The Indiana Gazette from Indiana, Pennsylvania on June 24, 1942 · Page 10
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The Indiana Gazette from Indiana, Pennsylvania · Page 10

Indiana, Pennsylvania
Issue Date:
Wednesday, June 24, 1942
Page 10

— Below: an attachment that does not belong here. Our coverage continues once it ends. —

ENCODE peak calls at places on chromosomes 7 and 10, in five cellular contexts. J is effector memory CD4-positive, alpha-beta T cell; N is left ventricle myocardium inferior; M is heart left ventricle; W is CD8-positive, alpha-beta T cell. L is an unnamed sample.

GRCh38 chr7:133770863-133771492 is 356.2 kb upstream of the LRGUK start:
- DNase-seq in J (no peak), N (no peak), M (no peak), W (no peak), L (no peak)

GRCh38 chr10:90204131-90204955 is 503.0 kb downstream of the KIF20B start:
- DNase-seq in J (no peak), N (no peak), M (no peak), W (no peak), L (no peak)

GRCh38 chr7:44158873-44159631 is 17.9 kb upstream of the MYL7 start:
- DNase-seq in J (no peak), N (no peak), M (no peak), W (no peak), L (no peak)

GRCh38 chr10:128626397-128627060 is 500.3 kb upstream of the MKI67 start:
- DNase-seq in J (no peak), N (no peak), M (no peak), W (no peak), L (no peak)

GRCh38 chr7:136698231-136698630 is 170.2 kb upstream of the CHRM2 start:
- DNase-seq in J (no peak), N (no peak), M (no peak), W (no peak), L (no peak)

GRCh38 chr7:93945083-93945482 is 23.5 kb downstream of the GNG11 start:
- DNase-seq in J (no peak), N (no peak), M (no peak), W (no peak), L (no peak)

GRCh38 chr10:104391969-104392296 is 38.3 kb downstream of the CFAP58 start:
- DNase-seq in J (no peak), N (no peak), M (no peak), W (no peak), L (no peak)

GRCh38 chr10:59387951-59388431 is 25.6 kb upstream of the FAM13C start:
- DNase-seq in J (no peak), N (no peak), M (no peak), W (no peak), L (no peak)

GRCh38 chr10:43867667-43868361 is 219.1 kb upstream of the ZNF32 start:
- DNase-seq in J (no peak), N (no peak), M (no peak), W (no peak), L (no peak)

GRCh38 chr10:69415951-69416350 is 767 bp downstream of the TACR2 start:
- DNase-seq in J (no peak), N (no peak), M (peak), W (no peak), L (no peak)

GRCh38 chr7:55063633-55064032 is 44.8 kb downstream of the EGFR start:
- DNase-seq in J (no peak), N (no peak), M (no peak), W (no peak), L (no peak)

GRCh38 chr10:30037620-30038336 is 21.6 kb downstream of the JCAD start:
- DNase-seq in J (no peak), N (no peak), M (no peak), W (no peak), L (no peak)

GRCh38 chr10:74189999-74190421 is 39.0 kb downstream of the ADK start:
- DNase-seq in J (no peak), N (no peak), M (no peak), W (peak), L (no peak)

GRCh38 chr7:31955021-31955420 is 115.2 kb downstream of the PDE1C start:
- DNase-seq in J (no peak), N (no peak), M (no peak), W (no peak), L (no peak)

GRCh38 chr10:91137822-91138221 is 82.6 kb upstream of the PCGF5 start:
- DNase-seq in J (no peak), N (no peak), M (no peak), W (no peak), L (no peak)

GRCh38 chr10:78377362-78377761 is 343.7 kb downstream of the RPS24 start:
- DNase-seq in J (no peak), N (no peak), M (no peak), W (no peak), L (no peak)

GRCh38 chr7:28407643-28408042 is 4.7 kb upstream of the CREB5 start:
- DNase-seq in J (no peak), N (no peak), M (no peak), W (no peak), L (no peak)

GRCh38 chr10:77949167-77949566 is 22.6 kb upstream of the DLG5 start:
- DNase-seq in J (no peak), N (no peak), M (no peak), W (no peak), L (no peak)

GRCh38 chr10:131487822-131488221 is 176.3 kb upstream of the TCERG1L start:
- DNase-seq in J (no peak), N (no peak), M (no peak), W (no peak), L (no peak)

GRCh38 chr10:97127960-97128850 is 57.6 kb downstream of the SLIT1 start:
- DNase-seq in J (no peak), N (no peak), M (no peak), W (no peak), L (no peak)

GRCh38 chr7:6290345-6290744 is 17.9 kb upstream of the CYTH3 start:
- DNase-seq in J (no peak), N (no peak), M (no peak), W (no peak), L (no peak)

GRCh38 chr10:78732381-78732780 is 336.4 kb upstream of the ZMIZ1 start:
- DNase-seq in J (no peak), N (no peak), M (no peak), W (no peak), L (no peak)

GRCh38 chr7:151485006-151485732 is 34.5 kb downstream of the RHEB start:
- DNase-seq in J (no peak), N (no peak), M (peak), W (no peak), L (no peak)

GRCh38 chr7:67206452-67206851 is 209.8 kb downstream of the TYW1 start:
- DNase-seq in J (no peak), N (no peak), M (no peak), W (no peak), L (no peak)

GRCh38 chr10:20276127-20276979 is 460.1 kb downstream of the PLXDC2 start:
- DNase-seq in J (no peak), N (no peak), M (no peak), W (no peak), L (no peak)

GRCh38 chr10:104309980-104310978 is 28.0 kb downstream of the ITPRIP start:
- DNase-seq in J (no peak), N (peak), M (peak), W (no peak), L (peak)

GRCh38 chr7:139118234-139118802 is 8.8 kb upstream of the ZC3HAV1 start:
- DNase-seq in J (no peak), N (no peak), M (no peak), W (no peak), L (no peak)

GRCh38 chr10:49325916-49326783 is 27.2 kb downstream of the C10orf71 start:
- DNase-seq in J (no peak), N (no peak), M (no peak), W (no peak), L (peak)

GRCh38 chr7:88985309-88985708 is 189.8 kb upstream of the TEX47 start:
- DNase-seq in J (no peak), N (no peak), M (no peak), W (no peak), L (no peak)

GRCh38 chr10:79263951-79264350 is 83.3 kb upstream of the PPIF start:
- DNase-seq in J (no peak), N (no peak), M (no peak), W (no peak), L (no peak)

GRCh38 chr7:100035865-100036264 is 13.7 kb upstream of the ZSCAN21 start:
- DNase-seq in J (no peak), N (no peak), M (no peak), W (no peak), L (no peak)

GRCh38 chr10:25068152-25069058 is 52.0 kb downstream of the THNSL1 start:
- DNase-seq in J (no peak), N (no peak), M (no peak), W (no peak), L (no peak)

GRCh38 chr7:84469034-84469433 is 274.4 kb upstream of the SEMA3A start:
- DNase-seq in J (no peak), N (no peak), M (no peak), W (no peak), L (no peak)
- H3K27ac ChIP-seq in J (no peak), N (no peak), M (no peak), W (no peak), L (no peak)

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TEDDY: Oat rtadjr for the blackout tail tonight. Don't tilt* It lightly. IT CAN HAPPEN HERB regardless of what the p«g§lml«U declare. -AN INDIANA COUNTY NEWSPAPER THAT SERVBtftVMY MEMBER OF THE FAMILY- Jttiiatra Hunting COVERING THE WORLD FROM THE COMMERCIAL CENTER OF WEST CENTRAL PENNSYLVANIA WEATHER: for three dajn now tfcf MM . , forecast: "Rather eool tally* Of ' course, it IS cool, but why kt harping on an old mtywtf VOLUME 38.—NO. 258. TEN PAGES INDIANA, PENNSYLVANIA, WEDNESDAY, JUNE 24, 1942. TELEPHONE 600 . 501 THREE BATTLE OF EGYPT UNDERWA Blackout Tonight DO'S Eastern Pennsylvania gave the rest of the state "something to shoot at by setting a high standard of efficiency" in the first of three night-long blackouts, Dr. A. C. Marts, director of the State Defense Council, declared today. Thirty-one counties were blacked out from 8:30 P. M. last night until 5 A. M. this morning and other sections of Pennsylvania will undergo similar rehearsals for possible enemy air raids tonight and tomorrow night. On tonight's schedule are: Indiana, McKean, Elk, Jefferson, Somerset, Potter, Tioga, Lycoming, Cameron, Clinton, Clearfield, Centre, Cambria, Blair, Bedford, Huntingdon, Fulton, Franklin, Mifflin and Juniata. Thursday: Erie, Crawford, Mercer, Lawrence, Beaver, Washington, Greene, Warren, Forest, Vcn- ango, Clarion, Butler, Armstrong, Allegheny, Westmoreland and Fayette. "I am greatly pleased with the local councils of defense, the citizens' defense corps and the general population," Dr. Marts declared, "defense workers mobilized very promptly, efficiently, intelligently and vigorously. "I should say 90 per cent of the population responded correctly and the active defense workers 100 per cent." During the "dimout" street and traffic lights were left on and traffic, pedestrian and motor, moved unhampered. At 10:30 P. M., however, sirens wailed and the blackout became total for 30 minutes. All traffic came to a stop, pedestrians ducked for shelter and only emergency vehicles moved. "Incidents," simulating actual air raid occurrences gave defense workers a chance to demonstrate their training. In one spot it was a forced down "enemy plane," in another auxiliary firemen doused a burning "incendiary bomb." ,, In Philadelphia, 45,000 persons at tne-<*«nwMY%"Stow at- I'ranklin Field sat in darkness during the total blackout, singing community songs. When someone attempted to light a cigarette, he was greeted with boos. Three auxiliary policemen and two air raid wardens tangled in a free-for-all scrap in Philadelphia. Police said the wardens cursed the auxiliary officers for using their flashlights and then lashed out with knives. The wardens were held without bail for hearing after two of the policemen were treated in hospitals for severe cuts. Philadelphia defense officials conceded there was some confusion during the test largely because some wardens jumped the gun and began ordering automobiles and pedestrians off the streets too soon. The approximate 175 violations reported in the city were considered a small preccntage, however, and none were deemed "deliberate." In the wake of the blackout, fire See BLACKOUT Continued on page two DONT'S Here's a list of "Don't" appli cable for the dimout and blackou tonight. Read 'em carefuly anc nbide by the instructions taken from the official regulations: INDIVIDUALS From 8:30 P. M. io 5 A. M. Don't use the phone unneccssar iiy. Don't go out to get a "grand stand scat" to view the 30-minute total blackout which will come sometime during the night. Don't use a flashlight unless it's covered with red cellophane or other dimming material. Don't wait unti] the last minute to start for work if you are on a night shift. Start at least an hour ahead of your normal time. Total Blackout Don't run into the street if you're indoors. Don't stay in the street if you're outdoors when the whistles or sirens sound the start of the 30- minute blackout. Seek shelter. I; you can't find any, stand against building. Don't move. Try to make yourself as inconspicuous as possible. Don't strike matches. Don't smoke. Don't telephone unless absolutely necessary. Don't use a flashlight. Don't carry large sums of' money with you. HOMES During Dimout Don't let any light be seen from the outside. Don't fail to cooperate with your air-raid warden. He's your protector and you'll need him again. Don't use the phone unless absolutely necessary. Don't neglect to prepare a "blackout room" to which the family will go when the whistles announce the 30-minute total blackout. Don't forget that London went through two years of blackouts, during which time Britishers learned to^,act* J ~?rr"TjlyHinder trying conditions. " Don't turn on the porch light. This is very important. Total Blackout Don't telephone except in serious emergency. Don't let your pets outside. See DONT'S Continued on page two SERVICE MEN'S BILL SIGNED BY PRESIDENT -V Thi> War Mother 29 PITTSBURGH. June 24.—(/P)—A comely matron of nearby Coraopolis, reporting her 17-year old son lias been accepted in the coast guard, expressed the belief she is the youngest mother with a son in th« nation's armed forces. She said she was 29 last May. Mrs. May Reed, wife of a Dravo shipyard worker said the son, Lewis Marion Reed, told her when he left for hit post last week: "I'm going out to get a Jap!" "I feel mighty proud of him, but I'm kind of nervous, too," said the mother. She explained Lewis and a 15- year old brother are sons of a former husband named McGruder, whom she married in Washington State. Both boys have been legally adopted £he said. by her present husband, Lewis was born in January, 1925, • little more than four months before she was 13, she said. WASHINGTON, June 24—(#)— President Roosevelt signed the service men's pay allotment and allowance bill today, paving the way for financial aid to dependents of fighting men and reclassification of married men or the draft. Providing for federal payments to supplement allotments from service men's pay checks to support their dependents, the legislation also contains a provision enunciating a congressional policy that selective service should "not break up the institution of the home." To carry out this policy, Congress wrote into the bill authority for selective service officials to defer any and all categories of men having dependents with whom they maintain a bona fide family relationship in their homes. 12 HURT IN THREE-CAR COLLISION HOSE GROUP SCORES LEWIS w PHILADELPHIA, June 24—W— John L. Lewis, president of the United Mine Workers, was accused today by the resolutions committee of the CIO American Federation of Hosiery Workers of having used hi» position "to hamper the na- tion'e victory effort." The committee, in a resolution before the hosiery workers' 31st annual convention, called Lewis "a danger to the security of our nation and to the future of the workers in the entire world.' FOR w\wr Tbe IlidU AD Bueui/ie G»*«t|«. |t'« lidUMf Bveala* G»*«t|«. |t'« *««**«. tvu •«. Jue* tale- fP^w 9 Mt MT. PLEASANT. June 24.— (ff)— Twelve persons, five of them members of one family, were injured early today in a collision of two automobiles and a truck on the Grecnsburg road at Carpenterstown, three miles from this Westmoreland County community. Injured in one passenger car were Paul Lightly, 26, of Youngwood; a brother, Eugene, 24; Kenneth Asbey, 27, of Scottdale; Violet Morgan, 25, Mary Knight, 25, and Vera Sembowers, all of Connellsville. Those hurt in the other car were, I. F. Koontz, 59, and three sons, Frank, 35, Clarence, 20, and Donald, 19, and Carl E. Hoffman, all of Mt. Pleasant. Eugene Koontz, another son, who was an occupant of the truck also was hurt. Board 1 Selectees Ready for Altoona The sun broke through the coolness to give a warm farewell to 53 Selective Service men from Local Board I, as they boarded buses at 7:00 a. m. today for Altoona, there to undergo final physical examinations. As a result some will be returned to their home-town as unable to meet the rigid tests; others will return for a short furlough to "clear up" business affairs, while still others will forego the furlough and proceed to the induction center and active service in the employ of Uncle Sam, who is taking all comers. Music this morning was furnished by the Community Band, directed by William Beck. At the bus terminal the American Legion, as usual, distributed tobacco in various forms and the Salvation Army, as usual, distributed the ritualistic doughnuts and chewing gum. Both distributing agencies had some of their wares remaining, and they will form the nucleus for tomorrow morning's contingents of .some 150 from Local Boards Z and 3. Following the band in the march from the Court House to the sub terminal came Burgess B. H. Lichte- berger, an honor guard from the American Legion and Dr. Harry Burton Boyd, pastor of the First Presbyterian Church and chaplain of Indiana Post No. 141, American Legion, whose son, Leslie Boyd, was one of the Selectees. Another of the 52 was Steele Guthrie, a veteran of World War 1, who wants to "try it again." REGISTRATION FOR BOARDS 2-3 V 18-20 Range of Youths Will Sign U&lor Service June 30 —v- Young men in the Local Boards 2 and 3 areas, who have attained heir eighteenth or nineteenth birthday on or before June 30, next, or their twentieth birthday after December 31, 1941, or on or before June 30, 1942 and have not signed up in previous selective service drafts, will be required to register at one of the following places be- ;ween 7:00 a. m. and 9:00 p. m., Tuesday, June 30: Local Board 2 Blairsville—Odd Fellows Hall— Blairsville Boro, Burrell Twp. 1, 2 and 3, Black lick Twp. 1 and 2. Homer City—Fireman's Hall— Homer City Boro, Center Twp. 1, 2 and 3. Saltsburg—Place to be specified ater—Saltsburg Boro, Conemaugh Twp. 1, 2, 3 and 3. Local Board No. 2, 412 Indiana :"heatre Blclg., Indiana—Jackson- ille Boro, Young Township, 1 2 and 3. Local Board 3 Armagh — Election House—Tak- ng care of Armagh Boro and East i/Vheatfleld Twp. 1, 2 and 3. Glen Campbell—Election House— len Campbell Boro and Banks Twp. No. 1 and 2. Brush Valley—Election House— Jrush Valley Boro and Brushvalley See REGISTRATION Continued on page two MEDICOS MEET TOMORROW y 9th District Members, Auxiliaries, At Punxsutawney Club FREE SHOW FOR BOYS AND GIRLS IN ROME GRIFFIN, Ga.—Mr. and Mrs. C. T. Elliott are just a little puzzled as to exactly where their son, Clarence, is stationed with the Marines. The only hint he gave in a letter came in describing a dance "given the Marines by the natives." "Imagine our surprise," he wrote, "when the girls showed up barefooted. But that didn't stump us. We took off our shoes, too, and enjoyed the dance." Rumauft Kale, gftt., June 87 Cor. 8th and Phila. Street*. M £. Church, Unjhaat Clm. 1*9 Go dig up your old rubber; see vhat you can find: anything, such s old tires, hot water bottles, over- hoes, garden hose, raincoats, rub- er mats, etc. Then, get as much us ou can and go to the Manos Thu- ter Friday morning for a free ad- lission to a special double-feature now, beginning at 10 o'clock. This vay you are doing a double job— elping your government on salvaging rubber and also seeing a free show. The rubber collected will be donated to the U. S. O., Red Cross, and Army and Navy Relief Fund. TREASURY BALANCE IS $1,608,967,064.01 WASHINGTON, June 24—(*)— The position of the Treasury June 22: Receipts, $178,B98,330.98; expenditures, $247,301,178.27; net balance, $1,608,967,064.01; total debt, $74,610,478,412.86; increase over previous day, $24,018,436.21. UNHANDY PARIS, Mo. — Mrs. R. O. Bornhouser drove her car into a service station, enlisted aid of the attendant in opening its locked trunk. The attendant finally managed to open the lid—and out crawled Mr. Bornhouser. He'd been inside with a flashlight, trying to fix the lock. The annual meeting of the Ninth Councilor District of the Medical Society of the State of Pennsylvania will be held Thursday, June 25, at the Punxsutawney Country Club. Twin brothers, Dr. William C. Newcome, of Big Run, and Dr. Thomas H. Newcome, of Cowans ville, who have both practiced medicine for fifty years, will 'be presented with testimonial certificates, as will Dr. Jay C. Booher, of Falls Creek. Presentation of the certificates will be made by Dr. Walter F. Donaldson, of Pittsburgh, secretary of the society. A scientific program, beginning at 10 o'clock, will be presided over by Dr. William A. Hill, of Reynoldsville, president of the Jefferson County Medical Society. Speakers will include Dr. Thomas R. Gagion, of Pittston, chairman of the State Medical Society Committee on Conmittee on Conservation of Vision; and Drs. Edward J. McCague, professor of urology; Floyd H. Bragdon, instructor in neurosur- gery; and James E. McClenahan, instructor in surgery, all of the school of Medicine, University of Pittsburgh. Dr. Frank A. Lorenzo, of Punxsutawney, trustee and councilor for the district, will preside at the afternoon session and present the following officers of the State Medical Society; Drs. Lewis T. Buckman, Wilkes-fiarre, president; Ilob- ert L. Anderson, Pittsburgh, president-elect; C. L. Palmer, Pitts- See MEDICOS Continued on page two LIQUID FUELS TAX STAYS UP _ Y _ Rationing of Tires, Gas • Seemingly Has Had Little Effect Five and a half months of tire rationing and the first two weeks of restricted gasoline sales show no ill effects on Liquid Fuels Tax collections to be refunded to counties for the six months ended last May 31, Auditor General F. Clair Ross pointed out today in approving the latest payment. Total collections to be returned in June payments amount to $4,321, 701, Mr. Ross pointed out, or $308,000 more than during the previous six months. Indiana county's payment wijl be $33,435.45. This increase is especially significant, h/ said, in view of the fact that current payments represent collections during winter months, while those for the previous period include months of maximum summer travel. Approved today are payments to- talling $3,543,687 for 64 counties, while the remaining $778,014 — representing sums due Bradford, Dauphin and Philadelphia Counties — is being withheld because they are included in the current Department of Revenue requisition. Amounts due and withheld are: Bradford County, $27,041; Dauphin, $90,933; yud Philadelphia, $660,038. Payments represent refunds to counties of one-half cent per gallon on Rasoline sold respective boundaries within their during the period. Funclsare paid county treasurers and must be used for the construction and maintenance of roads uud bridges on the county See TAX REFUND (Continued on page two) Sofd/er-Sweet/ieart K///cd in Action "You know how I am; okay as always," were the words written in a letter received June 9 by Mrs. Helen Jimick of near Portage from her son, Sergt. Charles Jimick, who was stationed in Alaska. "The Secretary of War desires me to express his deepest regrets that your son, Serat. Charles Jimick, was killed in action in the defense of his country in Alaska on June 11. Letter follows," was the content of a telegram received by Mrs. Jimick from the War Department. The 23-year-old seugeant was killed in action just two days after his mother received encouraging word that he was "okay." Serget. Jimick was a gunner on a oomber crew of the United States Air Force and it is believed he was | silled while engaged in the defense of Dutch Harbor during the Japanese attack. His mother recalled that all; See SACRIFICE Continued on page two WAR SINKINGS NOW TOTAL 309 Roving Subs Bag 13 Allied Ships in 12 Days (By The Associated Press) Wholesale death and destruction the like of which the Spanish Main never saw in pirate days was wrought by enemy submarines which over a 12-day period sent 13 United Nations merchantmen to the bottom of the Caribbean. This was disclosed by the Navy yesterday CPuesday) on the blackest day of its announcements of ship sinkings since the war began, and with the announced loss of two more vessels in the Atlantic swelled to 309 the war total of western Atlantic area sinkings. Casualties ran high, with 48 known dead and 87 missing in the Caribbean sinkings occurred between June 3 and 14; three dead and 85 missing in the June 15 sinking of a medium-sized U. S. merchant vessel off the New England coast and five dead in the torpedoing of a British freighter the same day in the same area. The Caribbean victims were five U. S. ships, two medium-sized and three small; five British merchantmen, four medium and one small, and one Honduran, one Norwegian and one Dutch vessel, all small. Six hundred thirty-five survivors, including 126 passengers, related tales of suffering and heroism on being landed at a Caribbean port; told of encountering English-speak- See SINKINGS Continued on page two GRANGE MEET AT CREEKSIDE y Indiana County Pomona Grange Number 58, Patrons of Husbandry will meet with the Creekside Grange tomorrow, commencing at 10:30 a. m. and continuing all day. The Ladies Aid of the Creekside Presbyterian Church will serve a cafeteria- style luncheon at noon and in the evening. Master L. F. Robinson urges all members who can possibly be present to attend tomorrow's meeting at Creekside. The program will include an address at 8 p. m. by O. Walker Shannon, lecturer, Pennsylvania State Grange. PRICE CEILINGS START MY 1 "Q" and "A" Tell How Consumer Plan Will Work WASHINGTON, June 24—(/P)— The coast of shoe shines, automobile repairs, piano tuning, funerals and all other consumer services will be limited beginning July 1 to the highest levels charged in March. The office of Price Administration issued price ceiling regulations last night that will affect 1,000,000 establishments doing an annual business of $5,000,000,000. It supplements the price control order of April 28 covering consumer goods. Exempted from the new regulations are professional services, such as those performed by physicians, dentists, lawyers and barbers. The following questions and answers explain the scope of the new order: Q. What is a consumer service? A. A consumer service under the regulation is a service rendered in connection with a commodity for the ultimate consumer such as the housewife, the motorist or the farmer. Q. What are examples of consumer services? A. Laundry, dry-cleaning and shoe repairs are some of the most Enemy Opens Fight Coastal Zone Oper- ants Mask for Flanking SPH!NX~EYES y Seek Quick Offensive in Land of Pharaohs common services performed See PRICES Continued on page two for ROOSEVELT CALLS WAR BOARD MEET -V- SERGT. CHAS. JIMICK. SHANNON FOR GRANGE^MEET Walker Shannon, lecturer of the Pennsylvania Slate Grange, will have aa address of special interest to young people at the Pomona Grange meeting at Creekside on Thursday evening, June 25. FATHER TACOMA, Wash. — Mrs. Everett Holstrom, wife of an Army Air Force lieutenant who helped Gen. James Doolittle bomb Tokyo, gave birth to a daughter. I Father doesn't know it yet. I He's on undisclosed active duty 1 —possibly in Shangri-La again. WASHINGTON, June 24 — President Roosevelt today called a special meeting for tomorrow of the Pacific war council, which Prime Minister Churchill of Great Britain and Prime Minister Mackenzie King of Canada will attend. Stephen Early, a Presidential secretary, in announcing the call, did not say for what purpose the meeting was arranged. There was to have been a regular meeting of the council today. It was announced that Mackenzie King was en route here for the meeting. Special importance was believed to be attached to the meeting because of his planned attendance, since Canada usually is represented in council meetings by its minister here, Leighton McCarthy. By The Associated Press * Field Marshal Erwin Rommel's victory-flushed legions started a flanking sweep around the British armies drawn up for the defense of Egypt today while on the Soviet battlefront, the Russians conceded that massed German tank assaults had driven a wedge into the Red army defenses in the Kharkov area of the Ukraine. In the siege of Sevastopol, Soviet dispatches said the Germans were hurling enormous strength against heavily outnumbered defenders of the Russian citadel, but declared the situation was not yet lost. One attack by up- Avards of 30,000 tank-led Nazi troops was said to have been beaten off, and elsewhere the Russians recaptured a hilltojp* On the Kharkov front, Marshal Semeon Timshen- ko's armies were reported yielding at some points under a major Nazi ouslaught which was constantly increasing in fury. At a single point, the Russians said, the Germans sent 200 massed tanks thundering into action, while in other sectors the Nazis were using 20 to 30 tanks. A violent all-night bombardment by axis artillery indicated that the battle of Egypt had started. The British reported that "very strong" enemy columns of tanks and motorized infantry were racing along the coast toward the Egyptian-Libyan frontier. While definite word was lacking that Field Marshal Erwin Rommel had launched his offensive into the ancient land of the Pharaohs, military observers pointed out that a heavy artillery barrage usually si*-. See INTERNATIONAL Continued on page two CUPID SAN DIEGO, Calif. — Corp. Orin Tufts, Chicago, found a lonely pup near Camp Allan, fed it, learned it belonged to a girl. He telephoned. The girl had a lovely voice. He shaved and borrowed the money for a date. The girl arrived. She was even prettier than Corporal Tufts had hoped. He gave her the dog and wt»nt buck to camp, alone. Two big, haudsome Marine* were escorting the girl. Iron Lung Is No Jofcc JAY, Okla., June 24—(/P)—Tw« men Mason Williams has never seen—Bud Abbott and Lou CosteK lo—have joined the friends who are helping him battle for life againit a nerve disease which has virtually destroyed his respiratory tyt* tern. For five months residents of Jay have applied artifical respiration to have the 49-year-old school teach* er from a strangling, suffocating death. Abbott and Costello read of WU« Hams' plight in a newspaper and today an iron lung, a gift from the film funmakers, was en route by plane. When the movie team's secretary telephoned from Los Angeles to in* quire if the lung was still needed, the worn and weary Mrs. William* was so "excited and happy" «hv couldn't even remember after ing up who had called. A short time later, she a telegram saying that the iron which Abbot and Costello obtain*} from the women's ambulance defense corps, was being dlvpat by plane, complete with an C tor. Williams is suffering from otrophiu lateral scl»ro»j», § ease causing degeneration ol tracts leading from the ipiiwJ to the muscle*. All of hi* including those <;ontreUta| tlMH piratory system, are ptrtlMWl', Hi* weight haj die?**) *[*» to 8fi poundi §04 toUeijJ* t HI WiBWB 9M9 1W lung \M eiuwtMi comfortable Ml Fran* VejrojU, bi« recovery. pbwWM, j Out AB JMHI <